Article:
1943: The U.S. activates the Ohio National Guard facility Camp Perry near Port Clinton as a primary prisoner of war location. More than 2,500 German and 2,000 Italian POWs are confined at the camp during World War II.
 
 
The Cold War and Civil Rights Movement: 1946–1975
 
1950s: The Ohio Attorney General’s Office establishes a presence in Cleveland, marking its first effort to expand outside of Columbus.
 
1950: North Korea invades South Korea, marking the start of the Korean War that continues until 1953.
 
1953: Correcting an oversight, Congress passes a resolution officially recognizing Ohio’s statehood and declaring Ohio’s date of entry into the Union as March 1, 1803.
 
1953: The General Assembly designates the Ohio Buckeye, Aesculus glabra, as Ohio’s state tree.
 
1953, Superior Films Inc. v. Dept. of Education: The Ohio Supreme Court upholds Ohio’s film censorship laws after three filmmakers file a lawsuit claiming the laws violated their right to free speech. Attorney General William O’Neill successfully argues that censorship based on the immoral nature of a film is permitted. However, the U.S. Supreme Court later reverses the decision and finds the law unconstitutional.
 
1954: The Ohio General Assembly increases the Attorney General’s term from two to four years.
 
1955–1975: The Vietnam War rages in Vietnam, Laos, and Cambodia, claiming the lives of millions of soldiers and civilians. The United States is engaged from 1964 to 1974.
 
1955: Attorney General C. William O’Neill’s investigation into drug trafficking leads Ohio to develop a model narcotics control bill containing some of the strictest penalties in the country.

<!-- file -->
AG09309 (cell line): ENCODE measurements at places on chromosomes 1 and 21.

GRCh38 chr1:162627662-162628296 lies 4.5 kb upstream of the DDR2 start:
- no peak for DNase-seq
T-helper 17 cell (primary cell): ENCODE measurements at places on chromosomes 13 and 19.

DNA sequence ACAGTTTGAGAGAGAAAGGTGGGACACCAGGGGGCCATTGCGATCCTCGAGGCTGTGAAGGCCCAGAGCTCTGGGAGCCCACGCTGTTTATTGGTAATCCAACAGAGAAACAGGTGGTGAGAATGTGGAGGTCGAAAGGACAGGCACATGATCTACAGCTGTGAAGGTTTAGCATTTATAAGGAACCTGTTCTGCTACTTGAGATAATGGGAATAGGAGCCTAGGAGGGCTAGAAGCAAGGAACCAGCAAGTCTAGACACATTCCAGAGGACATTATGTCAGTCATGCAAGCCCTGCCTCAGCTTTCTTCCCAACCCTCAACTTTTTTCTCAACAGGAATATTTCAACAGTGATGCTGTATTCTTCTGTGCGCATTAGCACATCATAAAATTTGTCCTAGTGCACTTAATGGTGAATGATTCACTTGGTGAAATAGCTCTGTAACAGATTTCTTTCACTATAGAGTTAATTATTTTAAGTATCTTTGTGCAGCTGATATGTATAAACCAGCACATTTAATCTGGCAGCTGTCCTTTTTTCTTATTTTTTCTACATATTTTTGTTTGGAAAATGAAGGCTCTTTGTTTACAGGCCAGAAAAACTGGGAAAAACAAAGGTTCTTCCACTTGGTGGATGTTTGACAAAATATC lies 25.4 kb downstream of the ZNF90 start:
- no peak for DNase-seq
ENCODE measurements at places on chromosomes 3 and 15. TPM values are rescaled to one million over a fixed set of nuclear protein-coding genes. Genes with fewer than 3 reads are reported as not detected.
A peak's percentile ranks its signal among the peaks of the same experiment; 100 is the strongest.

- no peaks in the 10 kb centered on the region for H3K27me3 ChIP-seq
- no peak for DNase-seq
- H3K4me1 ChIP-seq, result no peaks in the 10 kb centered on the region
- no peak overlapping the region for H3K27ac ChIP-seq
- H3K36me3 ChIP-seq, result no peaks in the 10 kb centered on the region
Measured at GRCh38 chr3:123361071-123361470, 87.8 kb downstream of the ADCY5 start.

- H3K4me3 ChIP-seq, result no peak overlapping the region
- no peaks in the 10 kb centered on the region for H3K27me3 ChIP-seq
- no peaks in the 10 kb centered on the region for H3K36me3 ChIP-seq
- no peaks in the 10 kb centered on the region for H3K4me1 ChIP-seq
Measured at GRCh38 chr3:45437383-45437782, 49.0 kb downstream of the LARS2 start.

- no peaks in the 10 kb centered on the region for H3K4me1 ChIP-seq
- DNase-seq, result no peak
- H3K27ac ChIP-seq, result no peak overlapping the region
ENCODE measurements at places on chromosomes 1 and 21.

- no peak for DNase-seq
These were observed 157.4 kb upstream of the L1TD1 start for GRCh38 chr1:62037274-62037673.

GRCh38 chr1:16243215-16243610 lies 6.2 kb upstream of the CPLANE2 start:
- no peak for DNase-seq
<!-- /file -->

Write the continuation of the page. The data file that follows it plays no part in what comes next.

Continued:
1959: The General Assembly sponsors a contest to select a state motto. Twelve-year-old James Mastronardo submits the winning entry — “With God All Things Are Possible” — a quotation from the Bible.
 
1963: BCI becomes part of the Attorney General’s Office.
 
1965: The Ohio Peace Officer Training Commission is established to oversee training requirements for peace officers, private security, local corrections, jail personnel, bailiffs, humane agents, and public defender investigators.
 
1966, Sheppard v. Maxwell: The U.S. Supreme Court overturns the murder conviction of Cleveland area physician Sam Sheppard, determining that flagrant misconduct by the media and public officials denied him a fair trial. Convicted of murdering his pregnant wife, Sheppard serves a decade in prison before being granted a new trial, at which he was acquitted. His story is said to be the basis for the television show “The Fugitive.”
 
1968: Attorney General William Saxbe issues an opinion to the Wood County Prosecuting Attorney stating that a tear-gas gun or similar device, which can temporarily incapacitate someone but not cause great bodily harm, is not a dangerous weapon and can be lawfully carried in a concealed fashion. Wood County is home to Bowling Green State University, and anti-war protests were common on campus and in downtown Bowling Green in the late 1960s and early 1970s.